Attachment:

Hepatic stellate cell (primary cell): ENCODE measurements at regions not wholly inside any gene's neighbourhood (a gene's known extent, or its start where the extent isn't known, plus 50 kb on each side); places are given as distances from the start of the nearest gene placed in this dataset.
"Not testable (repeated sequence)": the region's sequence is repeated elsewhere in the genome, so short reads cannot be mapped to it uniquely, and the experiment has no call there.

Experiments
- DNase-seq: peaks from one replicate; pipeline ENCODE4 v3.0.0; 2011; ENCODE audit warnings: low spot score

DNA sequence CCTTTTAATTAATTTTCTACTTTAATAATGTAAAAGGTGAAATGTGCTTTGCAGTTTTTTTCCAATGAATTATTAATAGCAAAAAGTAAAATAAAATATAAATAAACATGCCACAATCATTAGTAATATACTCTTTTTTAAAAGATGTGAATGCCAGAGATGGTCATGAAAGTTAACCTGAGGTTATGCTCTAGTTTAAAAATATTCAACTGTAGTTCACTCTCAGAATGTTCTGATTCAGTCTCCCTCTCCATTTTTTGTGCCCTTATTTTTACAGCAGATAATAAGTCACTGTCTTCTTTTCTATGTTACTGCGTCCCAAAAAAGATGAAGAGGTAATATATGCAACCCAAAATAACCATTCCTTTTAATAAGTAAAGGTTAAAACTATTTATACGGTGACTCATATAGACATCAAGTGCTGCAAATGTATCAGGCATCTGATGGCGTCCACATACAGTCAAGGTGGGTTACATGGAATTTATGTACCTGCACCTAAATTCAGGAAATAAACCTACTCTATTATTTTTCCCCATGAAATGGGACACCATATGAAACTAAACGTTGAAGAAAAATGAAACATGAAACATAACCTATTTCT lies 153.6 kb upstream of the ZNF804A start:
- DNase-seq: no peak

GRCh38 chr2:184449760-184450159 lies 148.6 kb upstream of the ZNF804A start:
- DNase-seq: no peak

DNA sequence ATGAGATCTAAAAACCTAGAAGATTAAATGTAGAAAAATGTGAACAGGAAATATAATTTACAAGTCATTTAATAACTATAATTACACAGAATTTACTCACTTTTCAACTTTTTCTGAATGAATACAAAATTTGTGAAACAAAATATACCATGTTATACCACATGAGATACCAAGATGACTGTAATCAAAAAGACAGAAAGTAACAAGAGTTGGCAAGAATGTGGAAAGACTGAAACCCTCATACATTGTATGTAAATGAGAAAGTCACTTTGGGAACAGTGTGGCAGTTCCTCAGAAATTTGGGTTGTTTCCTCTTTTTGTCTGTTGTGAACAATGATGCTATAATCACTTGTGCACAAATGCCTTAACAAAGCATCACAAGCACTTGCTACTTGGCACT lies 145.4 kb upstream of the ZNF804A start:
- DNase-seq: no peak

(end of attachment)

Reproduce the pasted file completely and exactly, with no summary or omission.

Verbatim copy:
Hepatic stellate cell (primary cell): ENCODE measurements at regions not wholly inside any gene's neighbourhood (a gene's known extent, or its start where the extent isn't known, plus 50 kb on each side); places are given as distances from the start of the nearest gene placed in this dataset.
"Not testable (repeated sequence)": the region's sequence is repeated elsewhere in the genome, so short reads cannot be mapped to it uniquely, and the experiment has no call there.

Experiments
- DNase-seq: peaks from one replicate; pipeline ENCODE4 v3.0.0; 2011; ENCODE audit warnings: low spot score

DNA sequence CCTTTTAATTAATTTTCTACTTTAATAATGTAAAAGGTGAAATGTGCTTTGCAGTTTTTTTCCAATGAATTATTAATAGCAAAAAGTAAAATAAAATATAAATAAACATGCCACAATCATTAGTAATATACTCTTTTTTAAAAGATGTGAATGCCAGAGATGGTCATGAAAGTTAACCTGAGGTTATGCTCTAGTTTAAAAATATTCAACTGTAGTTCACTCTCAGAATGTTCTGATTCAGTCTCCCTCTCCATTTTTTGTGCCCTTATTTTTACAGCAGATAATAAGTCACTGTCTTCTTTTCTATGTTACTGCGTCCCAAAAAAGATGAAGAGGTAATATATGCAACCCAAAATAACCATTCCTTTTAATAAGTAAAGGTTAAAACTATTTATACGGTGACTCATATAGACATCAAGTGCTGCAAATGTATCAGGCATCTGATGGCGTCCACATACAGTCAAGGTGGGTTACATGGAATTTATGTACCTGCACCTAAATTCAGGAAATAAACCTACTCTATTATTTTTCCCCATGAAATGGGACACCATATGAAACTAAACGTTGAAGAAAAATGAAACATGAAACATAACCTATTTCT lies 153.6 kb upstream of the ZNF804A start:
- DNase-seq: no peak

GRCh38 chr2:184449760-184450159 lies 148.6 kb upstream of the ZNF804A start:
- DNase-seq: no peak

DNA sequence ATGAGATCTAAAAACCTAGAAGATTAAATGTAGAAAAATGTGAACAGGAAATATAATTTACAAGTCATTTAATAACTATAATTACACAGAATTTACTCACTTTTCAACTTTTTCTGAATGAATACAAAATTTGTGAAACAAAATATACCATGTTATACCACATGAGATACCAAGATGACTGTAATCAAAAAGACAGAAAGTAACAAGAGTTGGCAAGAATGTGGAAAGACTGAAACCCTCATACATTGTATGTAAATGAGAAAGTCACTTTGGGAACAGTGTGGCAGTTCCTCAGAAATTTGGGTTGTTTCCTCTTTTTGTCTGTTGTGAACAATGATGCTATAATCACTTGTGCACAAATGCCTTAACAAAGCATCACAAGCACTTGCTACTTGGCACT lies 145.4 kb upstream of the ZNF804A start:
- DNase-seq: no peak